By Randi B. Hagi, assistant editor
A reverence for comprehensive data, a belief in transformational justice over punishment and a willingness to listen to area stakeholders before taking action are all in J. Frank Sottaceti’s toolbelt as he steps into the newly-created role of Criminal Justice Planner for the city of Harrisonburg and Rockingham County.
Sottaceti’s first month on the job coincided with a gradual shift from business-as-usual to social distancing and a statewide stay-at-home order. Still, he met with representatives from community organizations Faith in Action, Valley Justice Coalition, Northeast Neighborhood Association and local restorative justice practitioners before COVID-19 prevented face-to-face encounters.
“My strategy is really to not come in with any preconceived notions of what the environment is in a criminal justice arena,” Sottaceti said. His job is to gather the facts, because, “in the absence of real statistics … people fill the blanks in with their narrative.”
Sottaceti told The Citizen in an email that he has not slowed down since the pandemic hit, just switched to virtual meetings.
“All of the stakeholders and partners have seamlessly transitioned to alternative methods and the exchange of ideas and information has not been hindered,” he wrote.
One of the problems Sottaceti identified in his first week on the job was how the Rockingham-Harrisonburg Regional Jail reports the races of its inmates: 21 percent black and 79 percent white. But under those two options, “white” includes Latinos, so “to the public, we’re really not telling them the demographics of exactly who is in jail,” Sottaceti wrote.
Having more accurate data on inmate demographics can help administrators get grants and set up treatment programs.
So far, he’s found receptiveness to ideas like this. Sottaceti said local law enforcement, community members and city and county leadership have been “very welcoming in that, I don’t have to order a report, I can actually run a report.”
The city and county created the criminal justice planner last year, after the local governments agreed to jointly fund it. Grassroots organizations like Faith in Action have been petitioning area leaders to create and fill the role since 2017.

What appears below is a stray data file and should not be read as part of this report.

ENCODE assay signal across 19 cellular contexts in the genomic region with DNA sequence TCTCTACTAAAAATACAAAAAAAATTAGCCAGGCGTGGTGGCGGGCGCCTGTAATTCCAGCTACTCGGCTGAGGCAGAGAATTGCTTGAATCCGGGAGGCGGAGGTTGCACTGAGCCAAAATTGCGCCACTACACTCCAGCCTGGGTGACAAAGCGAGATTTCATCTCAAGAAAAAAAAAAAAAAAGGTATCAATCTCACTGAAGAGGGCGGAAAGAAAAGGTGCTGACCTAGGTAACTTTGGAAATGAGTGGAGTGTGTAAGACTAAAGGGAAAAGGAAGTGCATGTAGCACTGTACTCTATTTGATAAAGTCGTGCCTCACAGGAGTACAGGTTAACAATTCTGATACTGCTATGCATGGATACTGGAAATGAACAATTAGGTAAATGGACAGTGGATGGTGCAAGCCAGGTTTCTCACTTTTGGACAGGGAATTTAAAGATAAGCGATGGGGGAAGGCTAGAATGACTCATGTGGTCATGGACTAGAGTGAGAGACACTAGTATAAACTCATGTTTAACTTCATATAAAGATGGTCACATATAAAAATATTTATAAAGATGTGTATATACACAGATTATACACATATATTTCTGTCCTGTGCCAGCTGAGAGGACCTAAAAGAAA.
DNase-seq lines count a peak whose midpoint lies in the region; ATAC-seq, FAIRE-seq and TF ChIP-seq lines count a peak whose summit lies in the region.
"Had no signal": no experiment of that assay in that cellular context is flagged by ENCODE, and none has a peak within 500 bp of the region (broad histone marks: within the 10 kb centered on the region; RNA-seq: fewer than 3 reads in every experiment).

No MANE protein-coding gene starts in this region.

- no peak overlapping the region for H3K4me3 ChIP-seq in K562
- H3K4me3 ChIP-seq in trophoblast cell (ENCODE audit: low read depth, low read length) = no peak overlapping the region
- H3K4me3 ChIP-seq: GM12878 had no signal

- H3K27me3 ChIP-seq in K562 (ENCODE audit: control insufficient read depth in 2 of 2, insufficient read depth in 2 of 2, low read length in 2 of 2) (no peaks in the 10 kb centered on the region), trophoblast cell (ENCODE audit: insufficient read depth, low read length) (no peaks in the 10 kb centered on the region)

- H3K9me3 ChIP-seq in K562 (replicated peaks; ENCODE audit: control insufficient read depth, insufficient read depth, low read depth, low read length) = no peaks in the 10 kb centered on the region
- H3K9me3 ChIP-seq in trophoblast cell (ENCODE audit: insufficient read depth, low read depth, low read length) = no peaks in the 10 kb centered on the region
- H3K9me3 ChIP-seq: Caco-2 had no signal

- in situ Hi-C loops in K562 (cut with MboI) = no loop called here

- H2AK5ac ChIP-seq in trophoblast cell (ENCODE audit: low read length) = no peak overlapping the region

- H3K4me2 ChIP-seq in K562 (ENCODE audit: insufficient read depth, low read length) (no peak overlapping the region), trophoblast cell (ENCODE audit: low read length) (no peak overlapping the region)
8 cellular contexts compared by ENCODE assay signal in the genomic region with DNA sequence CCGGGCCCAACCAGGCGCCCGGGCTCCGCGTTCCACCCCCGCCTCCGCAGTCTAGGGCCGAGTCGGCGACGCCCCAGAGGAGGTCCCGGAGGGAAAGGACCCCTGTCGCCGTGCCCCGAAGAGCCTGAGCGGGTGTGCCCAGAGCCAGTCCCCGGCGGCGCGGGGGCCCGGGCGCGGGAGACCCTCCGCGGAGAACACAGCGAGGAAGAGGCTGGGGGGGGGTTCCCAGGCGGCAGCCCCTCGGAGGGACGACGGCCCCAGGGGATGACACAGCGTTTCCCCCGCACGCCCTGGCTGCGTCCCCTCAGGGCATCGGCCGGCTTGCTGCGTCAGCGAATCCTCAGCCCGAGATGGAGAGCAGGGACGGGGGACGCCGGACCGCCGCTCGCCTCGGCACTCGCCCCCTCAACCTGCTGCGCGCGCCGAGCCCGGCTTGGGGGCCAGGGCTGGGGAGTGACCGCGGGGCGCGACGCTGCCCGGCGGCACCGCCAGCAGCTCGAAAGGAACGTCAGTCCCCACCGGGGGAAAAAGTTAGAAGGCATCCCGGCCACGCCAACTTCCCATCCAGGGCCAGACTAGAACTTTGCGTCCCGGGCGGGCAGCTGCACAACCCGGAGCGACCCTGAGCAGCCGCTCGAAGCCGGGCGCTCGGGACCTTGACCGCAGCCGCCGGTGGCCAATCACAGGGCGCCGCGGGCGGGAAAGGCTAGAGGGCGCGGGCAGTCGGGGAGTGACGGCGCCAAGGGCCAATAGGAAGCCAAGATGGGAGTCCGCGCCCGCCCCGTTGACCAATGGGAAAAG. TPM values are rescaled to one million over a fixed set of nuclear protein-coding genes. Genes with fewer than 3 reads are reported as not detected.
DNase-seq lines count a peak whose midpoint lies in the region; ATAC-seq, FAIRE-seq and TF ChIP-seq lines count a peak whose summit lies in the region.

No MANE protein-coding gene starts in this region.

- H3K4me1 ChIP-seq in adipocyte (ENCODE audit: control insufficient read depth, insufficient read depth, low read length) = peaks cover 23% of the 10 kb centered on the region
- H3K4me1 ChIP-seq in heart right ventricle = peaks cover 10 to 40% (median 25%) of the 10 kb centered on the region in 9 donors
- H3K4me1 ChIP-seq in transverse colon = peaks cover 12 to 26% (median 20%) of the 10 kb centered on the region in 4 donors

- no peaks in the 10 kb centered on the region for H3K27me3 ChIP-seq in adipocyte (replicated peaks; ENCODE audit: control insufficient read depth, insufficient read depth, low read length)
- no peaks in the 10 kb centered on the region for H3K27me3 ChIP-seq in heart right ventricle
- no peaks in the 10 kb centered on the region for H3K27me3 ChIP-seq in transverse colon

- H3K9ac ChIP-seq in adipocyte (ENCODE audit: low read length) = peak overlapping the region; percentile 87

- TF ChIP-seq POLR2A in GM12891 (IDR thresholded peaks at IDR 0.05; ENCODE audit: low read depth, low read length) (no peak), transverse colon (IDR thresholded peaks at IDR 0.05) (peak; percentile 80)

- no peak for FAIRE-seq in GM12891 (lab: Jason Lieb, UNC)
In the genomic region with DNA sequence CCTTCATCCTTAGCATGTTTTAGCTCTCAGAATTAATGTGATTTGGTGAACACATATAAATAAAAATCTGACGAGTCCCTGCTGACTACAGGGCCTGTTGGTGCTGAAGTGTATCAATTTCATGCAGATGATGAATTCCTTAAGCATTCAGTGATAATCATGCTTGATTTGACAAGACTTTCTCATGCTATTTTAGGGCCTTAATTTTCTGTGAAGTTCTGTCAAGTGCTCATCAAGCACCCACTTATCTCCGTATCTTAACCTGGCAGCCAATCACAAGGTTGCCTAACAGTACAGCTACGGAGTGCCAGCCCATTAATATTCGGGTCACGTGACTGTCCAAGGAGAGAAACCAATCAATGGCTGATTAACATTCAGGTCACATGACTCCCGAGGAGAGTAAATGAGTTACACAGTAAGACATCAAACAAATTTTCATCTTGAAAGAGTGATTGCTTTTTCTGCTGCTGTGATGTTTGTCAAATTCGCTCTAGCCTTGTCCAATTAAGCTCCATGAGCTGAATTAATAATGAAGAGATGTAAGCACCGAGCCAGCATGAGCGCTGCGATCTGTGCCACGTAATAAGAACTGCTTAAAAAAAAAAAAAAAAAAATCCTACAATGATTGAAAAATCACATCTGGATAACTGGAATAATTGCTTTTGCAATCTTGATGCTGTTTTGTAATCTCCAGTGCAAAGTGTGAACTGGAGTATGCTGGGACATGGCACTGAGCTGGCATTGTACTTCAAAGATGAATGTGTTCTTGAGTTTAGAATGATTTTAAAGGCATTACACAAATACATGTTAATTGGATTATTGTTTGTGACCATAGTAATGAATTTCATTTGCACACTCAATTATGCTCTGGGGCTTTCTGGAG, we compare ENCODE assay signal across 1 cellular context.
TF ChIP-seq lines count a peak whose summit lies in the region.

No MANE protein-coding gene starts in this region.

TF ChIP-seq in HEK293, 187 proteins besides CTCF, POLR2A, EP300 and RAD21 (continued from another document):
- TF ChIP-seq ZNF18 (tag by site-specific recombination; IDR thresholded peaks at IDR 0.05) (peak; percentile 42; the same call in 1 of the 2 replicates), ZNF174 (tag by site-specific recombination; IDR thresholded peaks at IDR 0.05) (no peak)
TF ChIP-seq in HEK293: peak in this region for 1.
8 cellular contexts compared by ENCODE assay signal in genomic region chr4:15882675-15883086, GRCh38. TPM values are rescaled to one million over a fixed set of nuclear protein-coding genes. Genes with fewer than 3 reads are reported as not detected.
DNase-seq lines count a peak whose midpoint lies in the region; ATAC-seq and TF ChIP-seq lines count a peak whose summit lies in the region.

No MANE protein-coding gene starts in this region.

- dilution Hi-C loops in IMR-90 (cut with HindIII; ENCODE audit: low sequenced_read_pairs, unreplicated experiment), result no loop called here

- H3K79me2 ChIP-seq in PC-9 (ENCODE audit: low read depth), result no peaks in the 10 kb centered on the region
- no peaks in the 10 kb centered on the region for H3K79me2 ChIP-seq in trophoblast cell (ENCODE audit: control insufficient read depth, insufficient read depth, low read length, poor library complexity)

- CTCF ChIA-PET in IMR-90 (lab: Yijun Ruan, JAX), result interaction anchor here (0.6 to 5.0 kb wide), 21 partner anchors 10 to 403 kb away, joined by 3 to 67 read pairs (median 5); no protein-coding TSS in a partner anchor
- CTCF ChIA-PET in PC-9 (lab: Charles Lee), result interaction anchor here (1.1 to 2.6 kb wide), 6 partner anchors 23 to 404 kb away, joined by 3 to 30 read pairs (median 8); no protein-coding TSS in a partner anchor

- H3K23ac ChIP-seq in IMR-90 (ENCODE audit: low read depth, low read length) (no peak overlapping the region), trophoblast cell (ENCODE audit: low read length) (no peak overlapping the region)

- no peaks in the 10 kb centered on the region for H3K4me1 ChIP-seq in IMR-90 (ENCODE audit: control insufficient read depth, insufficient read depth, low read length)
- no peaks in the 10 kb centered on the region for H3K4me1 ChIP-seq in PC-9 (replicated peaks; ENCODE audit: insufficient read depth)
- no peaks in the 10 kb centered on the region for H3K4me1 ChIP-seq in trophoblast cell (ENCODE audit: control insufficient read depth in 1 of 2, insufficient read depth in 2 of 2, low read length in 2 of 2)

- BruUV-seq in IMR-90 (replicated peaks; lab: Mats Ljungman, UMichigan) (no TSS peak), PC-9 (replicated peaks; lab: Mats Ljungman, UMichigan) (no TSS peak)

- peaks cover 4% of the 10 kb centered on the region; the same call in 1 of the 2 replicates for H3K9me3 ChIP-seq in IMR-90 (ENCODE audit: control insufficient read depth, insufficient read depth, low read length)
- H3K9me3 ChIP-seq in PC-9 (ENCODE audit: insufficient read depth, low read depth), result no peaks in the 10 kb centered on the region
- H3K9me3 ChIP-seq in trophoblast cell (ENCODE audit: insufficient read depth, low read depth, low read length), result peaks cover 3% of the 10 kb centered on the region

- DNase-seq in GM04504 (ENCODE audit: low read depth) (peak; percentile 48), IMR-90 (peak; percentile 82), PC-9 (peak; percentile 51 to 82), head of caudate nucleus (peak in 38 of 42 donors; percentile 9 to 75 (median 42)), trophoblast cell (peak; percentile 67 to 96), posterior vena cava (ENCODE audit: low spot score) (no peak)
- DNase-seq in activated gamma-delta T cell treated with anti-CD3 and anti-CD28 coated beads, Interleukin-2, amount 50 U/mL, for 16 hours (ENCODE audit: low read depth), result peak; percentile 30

“Everyone’s very vocal and passionate about this,” Sottaceti said of the local community. He hopes that through addressing statistical issues, like the racial demographic reports, he can build trust in the community and work towards bigger improvements. In talking to stakeholders, Sottaceti said it’s as important to ask what they don’t want as what they do.
“Saying, ‘we don’t want another jail built’ is just as important as, ‘we’d like to see more drug treatment,’” Sottaceti wrote in the email. “A new or expanded jail is an emotional issue because you can’t build your way out of an overcrowding problem.”
However, Sottaceti has experience with low- and medium-security jails in Pennsylvania that he said could potentially be modeled here. In some, inmates with DUI charges worked Monday through Friday, and stayed in the jail over the weekend.
A move toward “transformational justice”
Sottaceti hopes to build beyond the local restorative justice program to introduce more transformational justice.
Restorative justice acts as “an effective and innovative exit before they even get in the formal justice system,” Sottaceti wrote.
But transformational justice might be a better fit for someone with an existing criminal record, he said. That can look like assistance getting into housing, finding employment, or accessing addiction recovery services.